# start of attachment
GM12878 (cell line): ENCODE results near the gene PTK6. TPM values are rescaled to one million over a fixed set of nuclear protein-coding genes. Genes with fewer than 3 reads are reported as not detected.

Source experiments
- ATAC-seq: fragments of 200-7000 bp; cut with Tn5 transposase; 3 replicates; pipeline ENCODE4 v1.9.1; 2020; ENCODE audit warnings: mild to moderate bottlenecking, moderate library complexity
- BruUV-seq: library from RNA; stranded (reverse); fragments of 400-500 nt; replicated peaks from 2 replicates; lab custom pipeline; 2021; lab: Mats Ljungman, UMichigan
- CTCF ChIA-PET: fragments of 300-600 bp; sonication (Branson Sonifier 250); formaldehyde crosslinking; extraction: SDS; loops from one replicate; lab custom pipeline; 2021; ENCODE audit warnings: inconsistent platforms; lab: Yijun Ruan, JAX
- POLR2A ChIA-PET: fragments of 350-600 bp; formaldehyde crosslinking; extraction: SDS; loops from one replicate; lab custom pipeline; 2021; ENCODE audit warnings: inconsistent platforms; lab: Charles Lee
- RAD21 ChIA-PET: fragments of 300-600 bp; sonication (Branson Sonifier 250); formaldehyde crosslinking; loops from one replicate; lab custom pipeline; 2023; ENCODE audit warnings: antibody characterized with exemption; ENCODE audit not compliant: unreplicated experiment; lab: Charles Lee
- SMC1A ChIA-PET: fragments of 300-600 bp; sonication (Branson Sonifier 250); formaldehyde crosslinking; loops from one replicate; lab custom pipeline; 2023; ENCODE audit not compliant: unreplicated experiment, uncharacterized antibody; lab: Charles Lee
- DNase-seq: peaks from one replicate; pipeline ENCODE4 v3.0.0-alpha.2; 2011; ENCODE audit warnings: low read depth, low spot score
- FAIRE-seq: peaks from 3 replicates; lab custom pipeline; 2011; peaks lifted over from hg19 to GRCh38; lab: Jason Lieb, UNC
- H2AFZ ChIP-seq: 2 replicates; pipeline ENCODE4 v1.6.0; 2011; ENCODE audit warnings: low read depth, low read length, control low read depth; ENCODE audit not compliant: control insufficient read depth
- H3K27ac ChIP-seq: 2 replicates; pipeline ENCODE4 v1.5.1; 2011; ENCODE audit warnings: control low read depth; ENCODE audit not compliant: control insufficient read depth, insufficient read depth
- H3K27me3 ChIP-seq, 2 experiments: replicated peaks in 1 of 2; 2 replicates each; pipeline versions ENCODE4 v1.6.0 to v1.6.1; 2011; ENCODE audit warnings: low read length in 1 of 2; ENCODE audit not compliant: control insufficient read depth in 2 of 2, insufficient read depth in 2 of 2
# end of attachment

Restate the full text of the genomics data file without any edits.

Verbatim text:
GM12878 (cell line): ENCODE results near the gene PTK6. TPM values are rescaled to one million over a fixed set of nuclear protein-coding genes. Genes with fewer than 3 reads are reported as not detected.

Source experiments
- ATAC-seq: fragments of 200-7000 bp; cut with Tn5 transposase; 3 replicates; pipeline ENCODE4 v1.9.1; 2020; ENCODE audit warnings: mild to moderate bottlenecking, moderate library complexity
- BruUV-seq: library from RNA; stranded (reverse); fragments of 400-500 nt; replicated peaks from 2 replicates; lab custom pipeline; 2021; lab: Mats Ljungman, UMichigan
- CTCF ChIA-PET: fragments of 300-600 bp; sonication (Branson Sonifier 250); formaldehyde crosslinking; extraction: SDS; loops from one replicate; lab custom pipeline; 2021; ENCODE audit warnings: inconsistent platforms; lab: Yijun Ruan, JAX
- POLR2A ChIA-PET: fragments of 350-600 bp; formaldehyde crosslinking; extraction: SDS; loops from one replicate; lab custom pipeline; 2021; ENCODE audit warnings: inconsistent platforms; lab: Charles Lee
- RAD21 ChIA-PET: fragments of 300-600 bp; sonication (Branson Sonifier 250); formaldehyde crosslinking; loops from one replicate; lab custom pipeline; 2023; ENCODE audit warnings: antibody characterized with exemption; ENCODE audit not compliant: unreplicated experiment; lab: Charles Lee
- SMC1A ChIA-PET: fragments of 300-600 bp; sonication (Branson Sonifier 250); formaldehyde crosslinking; loops from one replicate; lab custom pipeline; 2023; ENCODE audit not compliant: unreplicated experiment, uncharacterized antibody; lab: Charles Lee
- DNase-seq: peaks from one replicate; pipeline ENCODE4 v3.0.0-alpha.2; 2011; ENCODE audit warnings: low read depth, low spot score
- FAIRE-seq: peaks from 3 replicates; lab custom pipeline; 2011; peaks lifted over from hg19 to GRCh38; lab: Jason Lieb, UNC
- H2AFZ ChIP-seq: 2 replicates; pipeline ENCODE4 v1.6.0; 2011; ENCODE audit warnings: low read depth, low read length, control low read depth; ENCODE audit not compliant: control insufficient read depth
- H3K27ac ChIP-seq: 2 replicates; pipeline ENCODE4 v1.5.1; 2011; ENCODE audit warnings: control low read depth; ENCODE audit not compliant: control insufficient read depth, insufficient read depth
- H3K27me3 ChIP-seq, 2 experiments: replicated peaks in 1 of 2; 2 replicates each; pipeline versions ENCODE4 v1.6.0 to v1.6.1; 2011; ENCODE audit warnings: low read length in 1 of 2; ENCODE audit not compliant: control insufficient read depth in 2 of 2, insufficient read depth in 2 of 2